Call for the UNCAC Implementation Review Group, UNCAC States Parties and UNODC to Ensure a Transparent and Participatory UNCAC Review Mechanism

26 November 2010.

The UNCAC Coalition has released a statement at the UNCAC Implementation Review Group (IRG) Meeting calling for the IRG, UNCAC States Parties and the UN Office of Drugs and Crime to ensure a transparent and participatory review mechanism.

The statement calls on the IRG to permit civil society observers at IRG Meetings, in accordance with a recent legal opinion from the UN Legal Office. It also calls on States Parties to provide for and encourage civil society participation in the review process, in the interests of creating a transparent, effective and credible UNCAC review mechanism.

The UNCAC Coalition, a global network of over 240 civil society organisations in 100 countries, calls on States Parties to the UN Convention against Corruption (UNCAC) and the UN Office on Drugs and Crime (UNODC) to ensure that the newly functioning UNCAC review mechanism is transparent and participatory.

Transparency and the participation of civil society are critical to the fight against corruption globally, as recognised in Article 13 and other provisions of the UN Convention against Corruption (UNCAC). Likewise, these are essential for an effective and publicly credible UNCAC review mechanism, as reflected in the Terms of Reference for the UNCAC Review Mechanism which call for a mechanism that shall be ‘transparent, efficient, non-intrusive, inclusive and impartial’ (Resolution 3/1 of the Conference of States Parties (COSP, paragraph II.3(a)).

Civil society observers in Implementation Review Group

We call on States Parties to ensure transparency and inclusiveness in the UNCAC review mechanism through participation of civil society observers in the Implementation Review Group (IRG) which oversees the UNCAC review process and by enabling them to make submissions to the IRG.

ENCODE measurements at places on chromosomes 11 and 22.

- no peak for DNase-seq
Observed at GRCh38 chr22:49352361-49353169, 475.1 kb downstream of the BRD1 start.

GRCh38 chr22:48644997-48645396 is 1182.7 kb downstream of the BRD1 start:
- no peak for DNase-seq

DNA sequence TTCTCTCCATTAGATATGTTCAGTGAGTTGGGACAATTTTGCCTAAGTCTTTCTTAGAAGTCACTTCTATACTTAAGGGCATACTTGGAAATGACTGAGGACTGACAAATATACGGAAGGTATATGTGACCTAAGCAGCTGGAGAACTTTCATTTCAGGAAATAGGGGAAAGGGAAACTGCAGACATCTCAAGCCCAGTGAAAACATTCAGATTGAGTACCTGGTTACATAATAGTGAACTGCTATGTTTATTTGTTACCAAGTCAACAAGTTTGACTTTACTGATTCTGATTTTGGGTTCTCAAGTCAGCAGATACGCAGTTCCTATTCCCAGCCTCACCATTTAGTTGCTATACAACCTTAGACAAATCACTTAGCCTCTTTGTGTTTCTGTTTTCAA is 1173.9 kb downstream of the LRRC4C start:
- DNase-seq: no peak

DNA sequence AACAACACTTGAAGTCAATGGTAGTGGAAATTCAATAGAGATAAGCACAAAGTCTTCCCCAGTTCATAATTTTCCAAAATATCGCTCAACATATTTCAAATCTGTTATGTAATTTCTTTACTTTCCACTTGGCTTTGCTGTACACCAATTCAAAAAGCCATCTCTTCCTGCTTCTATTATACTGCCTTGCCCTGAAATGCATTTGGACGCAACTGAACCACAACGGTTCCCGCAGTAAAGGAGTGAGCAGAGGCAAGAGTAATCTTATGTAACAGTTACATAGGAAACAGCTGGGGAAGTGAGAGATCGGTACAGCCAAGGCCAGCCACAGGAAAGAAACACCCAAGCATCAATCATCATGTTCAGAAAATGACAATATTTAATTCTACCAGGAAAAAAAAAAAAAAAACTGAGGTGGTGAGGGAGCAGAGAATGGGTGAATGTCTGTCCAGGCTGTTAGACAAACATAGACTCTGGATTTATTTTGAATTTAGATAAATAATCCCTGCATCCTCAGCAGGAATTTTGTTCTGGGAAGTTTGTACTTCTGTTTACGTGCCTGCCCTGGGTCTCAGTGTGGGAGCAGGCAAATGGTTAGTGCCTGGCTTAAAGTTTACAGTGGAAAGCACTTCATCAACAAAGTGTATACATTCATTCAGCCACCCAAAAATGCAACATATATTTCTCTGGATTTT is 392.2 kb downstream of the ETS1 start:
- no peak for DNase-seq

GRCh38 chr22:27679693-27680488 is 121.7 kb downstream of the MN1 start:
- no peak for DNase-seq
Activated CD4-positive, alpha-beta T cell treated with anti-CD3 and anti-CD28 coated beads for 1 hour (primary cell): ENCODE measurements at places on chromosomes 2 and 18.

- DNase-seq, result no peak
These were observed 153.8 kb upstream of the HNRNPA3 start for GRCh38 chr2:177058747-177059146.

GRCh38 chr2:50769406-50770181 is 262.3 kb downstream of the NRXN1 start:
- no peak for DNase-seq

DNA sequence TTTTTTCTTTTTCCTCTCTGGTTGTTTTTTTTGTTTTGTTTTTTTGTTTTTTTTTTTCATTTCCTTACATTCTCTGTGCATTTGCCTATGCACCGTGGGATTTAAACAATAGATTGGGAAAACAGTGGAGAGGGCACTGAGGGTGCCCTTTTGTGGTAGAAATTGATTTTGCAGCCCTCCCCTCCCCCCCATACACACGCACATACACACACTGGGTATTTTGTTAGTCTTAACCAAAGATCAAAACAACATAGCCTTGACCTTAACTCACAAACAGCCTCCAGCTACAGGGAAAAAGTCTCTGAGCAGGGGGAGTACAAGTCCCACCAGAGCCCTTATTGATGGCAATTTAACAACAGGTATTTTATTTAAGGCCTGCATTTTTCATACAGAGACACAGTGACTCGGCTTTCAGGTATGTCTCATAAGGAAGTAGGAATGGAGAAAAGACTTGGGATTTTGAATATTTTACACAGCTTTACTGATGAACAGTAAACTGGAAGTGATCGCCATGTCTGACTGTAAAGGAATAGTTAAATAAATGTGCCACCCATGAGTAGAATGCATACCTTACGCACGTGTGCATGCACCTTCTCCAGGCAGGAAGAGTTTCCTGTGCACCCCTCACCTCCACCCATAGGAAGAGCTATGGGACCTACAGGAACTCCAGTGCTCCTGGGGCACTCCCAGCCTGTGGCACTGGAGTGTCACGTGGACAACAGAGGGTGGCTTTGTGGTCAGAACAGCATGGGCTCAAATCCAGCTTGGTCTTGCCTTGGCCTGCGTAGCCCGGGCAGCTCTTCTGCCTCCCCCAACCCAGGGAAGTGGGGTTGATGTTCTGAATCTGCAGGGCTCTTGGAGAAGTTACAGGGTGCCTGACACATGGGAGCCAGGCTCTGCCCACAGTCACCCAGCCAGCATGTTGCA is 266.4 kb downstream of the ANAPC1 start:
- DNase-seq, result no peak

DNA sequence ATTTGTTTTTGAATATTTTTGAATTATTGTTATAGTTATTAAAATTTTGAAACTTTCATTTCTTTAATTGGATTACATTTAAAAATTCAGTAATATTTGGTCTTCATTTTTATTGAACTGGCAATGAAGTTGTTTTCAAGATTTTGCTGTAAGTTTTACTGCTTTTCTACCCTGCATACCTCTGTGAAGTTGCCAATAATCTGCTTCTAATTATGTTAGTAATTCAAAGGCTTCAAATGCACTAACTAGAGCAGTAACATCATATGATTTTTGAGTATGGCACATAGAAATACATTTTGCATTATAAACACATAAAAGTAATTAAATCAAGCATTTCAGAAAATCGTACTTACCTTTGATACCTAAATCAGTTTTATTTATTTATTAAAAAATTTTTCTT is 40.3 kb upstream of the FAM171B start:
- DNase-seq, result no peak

Civil society participation is provided for in Rule 17 of the UNCAC Conference of States Parties (COSP) Rules of Procedure which permits civil society groups to participate in meetings as observers and to make submissions. This rule also applies to the Implementation Review Group. The UN Office of Legal Affairs recently issued a legal opinion which states that:

  • the rules adopted by the UNCAC COSP shall apply to the IRG, as a subsidiary body of the UNCAC; and
  • the IRG does not have authority to decide upon its own rules of procedure; if the IRG were to seek a different rule on the participation of observers it would have to revert to the COSP for a decision[1]

We call on the IRG to respect the conclusions of the UN Office of Legal Affairs and apply the COSP Rules of Procedure.

Transparency and civil society involvement in the review process

Furthermore, we call on States to opt for transparency and civil society participation in individual country reviews. This should include providing information and encouraging the participation of civil society at all stages of the review process, in particular by:

  • UNODC publishing online the list of government focal points to enable civil society to engage with government throughout the review;
  • UNODC publishing online all information relating to the review schedule, including whether countries have authorised a country visit and the schedule of such visits;
  • Reviewed countries agreeing to the prompt publication online of the country responses to the self-assessment checklist;
  • Reviewed countries permitting country visits by review teams and inviting civil society organisations for consultations with the review teams during these visits;
  • Reviewing countries undertaking country visits where agreed to by reviewed countries
  • Reviewed countries allowing UNODC to publish the full country reports online (not only the executive summary) to facilitate collaborative efforts to work towards the recommendations.
  • The IRG and COSP inviting civil society and the private sector to make submissions at their meetings.

By providing for these elements, States Parties will help to build a credible review process. This will serve the common goal of addressing “the problems and threats posed by corruption to the stability and security of societies, undermining the institutions and values of democracy, ethical values and justice and jeopardising sustainable development and the rule of law”. (UNCAC Preamble)

  1. See, especially paragraphs 11, 12 and 16 of that opinion.